London's Best Affordable Group Dinners guide image


London's Best Affordable Group Dinners

Where to get dinner with a group when you want the food to be more memorable than the bill.

Nothing ruins a group meal like an unexpectedly expensive bill. It changes everything. Happy chatter becomes the silent tapping of adding and dividing on phone screens. Free-flowing drinks turn into cautious counting. Love for your oldest friend is transformed into uncontrollable loathing (because they refuse to pay £1.50 for a bite of prawn toast). It is the ultimate mood kill.

This can be avoided. Not every group dinner has to be an overdraft-extending event. So here’s our guide to where you can eat great food, have a few drinks, and spend around £30 a head, tops.

£15–£20 A HEAD

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23-25 Queensway Market, London
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Normah’s is the kind of place where sharing is essential. The tiny Malaysian spot in Queensway Market has it all (and by all, we mean that’s the kind of approach you should adopt when ordering). Tender beef rendang with the flakiest of roti, sweet and spiced king prawn coconut laksa, crispy chicken wings that will have your gang crying out for more. Considering mains are around a tenner each and extra roti—which is essential—is a few quid, more is exactly what you’ll be getting.

The first thing you’ll notice when you walk into Zeret Kitchen in Camberwell is how diverse the crowd is. There are couples doing their best to romantically share a platter of injera with a load of misir wot. There are families with toddlers piling into the enormous platters (around a £10 for one person or 20-odd for two) topped with Ethiopian-style chicken. And then there are friends doing a mixture of the two, making a little mess, and having a brilliant time.

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The Kurdish restaurant on Rye Lane always has two big glistening shawarmas on the go and while the chicken qozi is fantastic—it glistens with honey and lemon, with potatoes cooked underneath, absorbing all the fats and flavours to evolve into an entirely new kind of carbohydrate—it’s the vegan mezze we think about most. The perfect group sharer, it includes crunchy and light falafel, pistachio hummus, and dalooja (a red pepper and pomegranate dip). Loaded up onto a tear of soft hajari bread, it makes for a faultless mouthful.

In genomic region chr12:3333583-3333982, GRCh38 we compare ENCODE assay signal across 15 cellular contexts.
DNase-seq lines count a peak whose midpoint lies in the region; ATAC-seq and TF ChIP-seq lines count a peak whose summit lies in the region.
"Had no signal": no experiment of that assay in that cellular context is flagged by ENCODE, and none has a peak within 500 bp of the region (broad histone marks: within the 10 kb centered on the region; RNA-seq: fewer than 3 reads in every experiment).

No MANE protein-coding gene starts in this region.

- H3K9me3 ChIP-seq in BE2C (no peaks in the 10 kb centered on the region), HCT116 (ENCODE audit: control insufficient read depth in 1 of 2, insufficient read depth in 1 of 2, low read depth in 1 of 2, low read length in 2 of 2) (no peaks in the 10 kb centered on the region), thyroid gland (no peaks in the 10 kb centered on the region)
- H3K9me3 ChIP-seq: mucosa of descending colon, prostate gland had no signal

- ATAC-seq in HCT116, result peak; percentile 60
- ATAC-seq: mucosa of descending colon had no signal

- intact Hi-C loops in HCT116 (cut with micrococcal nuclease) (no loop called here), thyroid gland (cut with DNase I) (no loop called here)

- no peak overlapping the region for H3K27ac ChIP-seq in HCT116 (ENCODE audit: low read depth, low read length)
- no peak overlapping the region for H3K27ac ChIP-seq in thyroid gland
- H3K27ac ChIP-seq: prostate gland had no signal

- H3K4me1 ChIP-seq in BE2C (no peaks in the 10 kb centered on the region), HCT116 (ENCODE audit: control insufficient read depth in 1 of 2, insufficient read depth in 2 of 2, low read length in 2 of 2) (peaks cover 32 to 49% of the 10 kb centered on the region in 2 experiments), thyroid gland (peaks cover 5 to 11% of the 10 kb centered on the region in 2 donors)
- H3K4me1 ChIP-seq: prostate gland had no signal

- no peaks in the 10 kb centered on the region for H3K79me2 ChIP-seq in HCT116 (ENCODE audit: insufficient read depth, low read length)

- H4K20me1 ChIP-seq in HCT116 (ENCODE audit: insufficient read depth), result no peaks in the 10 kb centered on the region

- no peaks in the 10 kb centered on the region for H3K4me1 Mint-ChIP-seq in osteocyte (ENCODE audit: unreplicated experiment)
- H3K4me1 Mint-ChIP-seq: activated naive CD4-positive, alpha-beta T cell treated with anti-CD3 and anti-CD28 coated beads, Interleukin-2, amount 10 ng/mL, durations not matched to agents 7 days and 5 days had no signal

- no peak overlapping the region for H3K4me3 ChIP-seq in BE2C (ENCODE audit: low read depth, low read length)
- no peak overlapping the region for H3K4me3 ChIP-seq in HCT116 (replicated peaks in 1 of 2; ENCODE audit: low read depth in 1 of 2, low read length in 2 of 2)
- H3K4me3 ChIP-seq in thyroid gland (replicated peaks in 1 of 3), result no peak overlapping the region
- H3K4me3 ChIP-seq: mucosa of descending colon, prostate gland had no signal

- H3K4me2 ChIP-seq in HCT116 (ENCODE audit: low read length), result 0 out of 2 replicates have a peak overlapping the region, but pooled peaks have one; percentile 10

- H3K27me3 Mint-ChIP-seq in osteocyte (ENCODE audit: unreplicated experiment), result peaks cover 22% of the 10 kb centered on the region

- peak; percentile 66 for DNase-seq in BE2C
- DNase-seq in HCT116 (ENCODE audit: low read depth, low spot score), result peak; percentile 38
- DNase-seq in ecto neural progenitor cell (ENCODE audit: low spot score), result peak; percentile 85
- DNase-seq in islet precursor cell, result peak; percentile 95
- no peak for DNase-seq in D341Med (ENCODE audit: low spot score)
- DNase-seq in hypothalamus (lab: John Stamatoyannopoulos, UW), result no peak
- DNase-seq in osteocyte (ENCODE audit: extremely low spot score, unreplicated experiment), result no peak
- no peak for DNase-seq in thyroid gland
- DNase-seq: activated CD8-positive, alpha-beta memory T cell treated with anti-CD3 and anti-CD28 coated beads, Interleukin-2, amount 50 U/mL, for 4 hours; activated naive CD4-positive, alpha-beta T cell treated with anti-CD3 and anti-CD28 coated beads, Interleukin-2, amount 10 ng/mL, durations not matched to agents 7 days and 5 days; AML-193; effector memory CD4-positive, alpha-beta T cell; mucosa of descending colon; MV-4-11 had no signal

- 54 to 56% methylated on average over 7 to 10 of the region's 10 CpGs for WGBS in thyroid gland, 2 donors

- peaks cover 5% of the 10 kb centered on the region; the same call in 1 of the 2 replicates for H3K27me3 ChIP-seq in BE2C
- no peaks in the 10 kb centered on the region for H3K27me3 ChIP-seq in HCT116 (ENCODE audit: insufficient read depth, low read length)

photo credit: Giulia Verdinelli

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La Chingada Mexican Food

We could go on about La Chingada’s crispy el pastor or soft suadero tacos for hours. Or one of its hot salsas, a deep brown habanero number. Same with their fried chicken. A juicy golden pile that’s waiting to be smothered in the tingly, vinegar-ish red of chile de arbol and butter sauce. But it’s not just the food. It’s the day-glo chicken shop aesthetic of the spot in Surrey Quays. It’s the standing, the leaning, and the eating. It’s the night you’ll spend ordering, eating, drinking, ordering, smoking, digesting, ordering, and eating some more. A meal on the pavement may not be everybody’s thing, but it is ours and it should be yours too.

£20–£25 A HEAD

‘If in doubt, get the set menu’, is not usually advice we give out or heed, apart from when it comes to Persepolis in Peckham. That’s because the £25-a-head tasting menu at this Persian-inspired deli and restaurant is easily one of London’s most intelligent and delicious meal decisions. It begins with a meze plate packed with dips, falafel, and even a Wotsit, before moving onto soup, a couple of mains like sesame-topped halloumi in honey, before ending on an excellent dessert platter. It’s all vegan and vegetarian and, even better, is that it’s BYOB.

When you think of Finsbury Park, what do you think of? Is it the reds and greens of enormous trees in the park? Or the old rush hour pileups outside the station at 7am on a Wednesday? Maybe it’s hordes of Arsenal fans skipping to the stadium and then trudging back. We think of all these things, to be honest. But we also think of Max’s sandwiches. Big, pavement-slab-sized focaccia whoppers, filled with ham hock, gooey egg, piccalilli, and shoestring fries, or roast guinea fowl and tarragon salsa. For around £12, along with deep-fried jalapeño mac and cheese balls, that’s probably the thing we think of most.

More restaurants should settle down next to breweries, especially when they’re as excellent as Acme Fire Cult. Vegetables are the star of this pyro-cooking show in Dalston, where smoked potatoes with a smoother than smooth tahini mayo will have you gooey-eyed and a fermented squash hummus gets you feeling hot and bothered. This is a great bits and bobs restaurant. The more you order—be it butterflied mackerel with tomato gribiche or Ararat flatbread with Marmite butter—the more fun you’ll have.

It’s weird how your mate who notoriously steals toilet roll from their office because ‘they’re so broke’ suddenly gets a taste for the finer things in life come their birthday. Quite the mystery. But that’s why Brasserie Zédel by Piccadilly Circus is perfect for big group celebrations, because despite looking like a film set from The Great Gatsby, this place serves a three-course prix fixe menu for £17.25. As group special occasion spots go, it’s hard to find anywhere cheaper, that also happens to have a live band and a tarte au citron we’d ditch most birthday cakes for.